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After Tragic Road Deaths, City Leaders Vow to Make Streets Safer
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By David Taub, Senior Reporter
Published 2 years ago on
February 11, 2022

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On a day where the Fresno City Council recognized victims of traffic collisions, Mayor Jerry Dyer introduced several measures to make streets safer.

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David Taub

Politics 101

The inspiration: retired educator Paul Moore, who was killed while riding his bike on Jan. 12 near Woodward Park.

“Unfortunately, tragedies catch the attention of elected officials, myself included,” Dyer said at a Thursday afternoon news conference at the park. “And there’s a lot of things that I would have, could have, should have, when I was a police chief.

“I look back and say, boy, I wonder if I could have done that decision earlier if I would have saved a life. And those are the things that haunt elected officials.

“So I can’t go back in time in terms of why we didn’t do what we didn’t do. But I can tell you what we’re going to do and we’re going to do it now. We recognize the need and we’re addressing it now.”

Dyer, along with city councilmen Garry Bredefeld and Mike Karbassi, introduced several traffic mitigation measures. Some, such as placing reflective tape around traffic signals, were taking place contemporaneously.

“I look back and say, boy, I wonder if I could have done that decision earlier if I would have saved a life. And those are the things that haunt elected officials.” — Fresno Mayor Jerry Dyer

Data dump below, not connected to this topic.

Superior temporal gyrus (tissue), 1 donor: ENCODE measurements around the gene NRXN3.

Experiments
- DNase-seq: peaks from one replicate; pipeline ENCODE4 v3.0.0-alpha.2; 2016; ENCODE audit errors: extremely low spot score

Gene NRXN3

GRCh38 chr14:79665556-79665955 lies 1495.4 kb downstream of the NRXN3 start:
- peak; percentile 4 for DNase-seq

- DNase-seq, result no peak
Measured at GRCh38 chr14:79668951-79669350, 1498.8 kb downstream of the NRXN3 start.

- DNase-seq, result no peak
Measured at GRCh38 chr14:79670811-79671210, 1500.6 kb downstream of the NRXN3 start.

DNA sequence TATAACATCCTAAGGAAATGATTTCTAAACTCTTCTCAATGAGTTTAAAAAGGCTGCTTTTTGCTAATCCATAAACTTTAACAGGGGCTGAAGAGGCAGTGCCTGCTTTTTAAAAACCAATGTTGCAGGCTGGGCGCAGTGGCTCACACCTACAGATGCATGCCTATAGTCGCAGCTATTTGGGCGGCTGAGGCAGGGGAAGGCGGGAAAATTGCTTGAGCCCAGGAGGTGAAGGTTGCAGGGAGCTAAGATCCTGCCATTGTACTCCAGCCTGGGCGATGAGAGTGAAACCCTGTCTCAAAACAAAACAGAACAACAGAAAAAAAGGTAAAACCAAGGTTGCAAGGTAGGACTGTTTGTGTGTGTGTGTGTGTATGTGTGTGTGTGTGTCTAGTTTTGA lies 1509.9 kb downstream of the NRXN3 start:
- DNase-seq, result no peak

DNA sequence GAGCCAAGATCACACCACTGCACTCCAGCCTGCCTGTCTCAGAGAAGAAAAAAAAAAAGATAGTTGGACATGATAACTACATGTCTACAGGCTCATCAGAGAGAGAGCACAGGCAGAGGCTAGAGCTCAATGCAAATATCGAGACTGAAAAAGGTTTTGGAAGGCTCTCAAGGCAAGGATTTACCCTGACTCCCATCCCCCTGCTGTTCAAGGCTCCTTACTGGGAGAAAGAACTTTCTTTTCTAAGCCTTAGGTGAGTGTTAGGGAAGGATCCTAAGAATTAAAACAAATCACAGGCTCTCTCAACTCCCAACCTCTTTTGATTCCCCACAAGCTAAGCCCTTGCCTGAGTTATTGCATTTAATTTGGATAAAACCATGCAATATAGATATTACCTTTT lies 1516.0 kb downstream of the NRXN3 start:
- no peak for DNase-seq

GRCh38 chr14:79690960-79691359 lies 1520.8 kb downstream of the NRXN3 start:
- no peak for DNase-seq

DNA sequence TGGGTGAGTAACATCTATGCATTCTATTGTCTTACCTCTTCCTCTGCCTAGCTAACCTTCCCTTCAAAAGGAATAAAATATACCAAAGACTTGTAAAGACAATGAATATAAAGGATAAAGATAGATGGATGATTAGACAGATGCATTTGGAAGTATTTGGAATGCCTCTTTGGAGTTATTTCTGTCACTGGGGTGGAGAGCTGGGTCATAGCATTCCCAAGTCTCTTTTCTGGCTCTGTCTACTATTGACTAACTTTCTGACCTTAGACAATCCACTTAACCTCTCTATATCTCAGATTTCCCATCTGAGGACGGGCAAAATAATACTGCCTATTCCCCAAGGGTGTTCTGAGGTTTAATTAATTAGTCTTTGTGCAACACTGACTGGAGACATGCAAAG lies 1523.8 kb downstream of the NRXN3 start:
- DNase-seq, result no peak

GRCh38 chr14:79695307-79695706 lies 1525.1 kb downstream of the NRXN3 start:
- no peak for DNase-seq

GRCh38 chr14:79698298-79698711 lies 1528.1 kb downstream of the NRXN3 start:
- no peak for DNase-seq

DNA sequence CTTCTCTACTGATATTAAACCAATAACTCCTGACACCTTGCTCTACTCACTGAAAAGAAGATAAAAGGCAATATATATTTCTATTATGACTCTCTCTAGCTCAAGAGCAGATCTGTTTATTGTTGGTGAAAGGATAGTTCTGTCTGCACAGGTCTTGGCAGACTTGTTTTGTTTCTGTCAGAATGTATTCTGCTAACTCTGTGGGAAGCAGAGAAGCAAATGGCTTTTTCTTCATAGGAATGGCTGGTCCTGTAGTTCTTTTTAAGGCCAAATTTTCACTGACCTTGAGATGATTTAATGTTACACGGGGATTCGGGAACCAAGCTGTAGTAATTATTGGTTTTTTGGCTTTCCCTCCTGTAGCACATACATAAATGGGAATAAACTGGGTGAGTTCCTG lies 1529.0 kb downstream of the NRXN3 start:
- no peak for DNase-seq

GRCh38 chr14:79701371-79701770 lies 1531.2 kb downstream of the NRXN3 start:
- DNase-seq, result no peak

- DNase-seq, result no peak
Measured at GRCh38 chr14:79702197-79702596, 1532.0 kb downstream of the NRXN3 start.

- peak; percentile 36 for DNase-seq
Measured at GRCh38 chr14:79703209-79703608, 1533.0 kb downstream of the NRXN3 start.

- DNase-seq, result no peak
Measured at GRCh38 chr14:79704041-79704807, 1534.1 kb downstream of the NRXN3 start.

Others include countdowns on pedestrian crossing signals, improved striping on crosswalks and bike lanes, roundabouts, and a series of traffic studies. Estimates for completion ranged from four months to four years.

Dyer also said the city will construct a free parking lot near the northwest corner of Friant and Fort Washington roads. The goal, Dyer said, is to reduce pedestrian traffic from cars parking in the neighborhoods east of Woodward Park and walking over to avoid the $5 automobile entrance fee.

A Fresno city worker applies reflective tape to a traffic light near Woodward Park. (GV Wire/Albert Baker)

Also in Politics 101: 

  • One councilman’s goal: no vehicle deaths.
  • Don’t be a litterhead!
  • Other council notes.

Goal: No Deaths

Karbassi endorsed the Vision Zero plan, where no more pedestrian and bicyclists deaths take place.

“That’s our goal. The acceptable rate is zero people lost. And until we get to that point, you’re going to see improvements like this throughout,” Karbassi said.

The city estimates 58 people died last year in Fresno because of traffic accidents.

During a ceremony in City Hall chambers, relatives and friends of three families who lost loved ones to Fresno traffic accidents, spoke.

“I believe the infrastructure surrounding Woodward Park is very unsafe. I ask the city to move quickly to make this area safe for all,” said Susan Smith, a friend of Moore’s family and a member of the city’s Bicycle and Pedestrian Advisory Committee.

Several bicyclists attended the news conference, cheering with each announced improvement.

Diana Durham, the sister of Moore, also approved the proposals.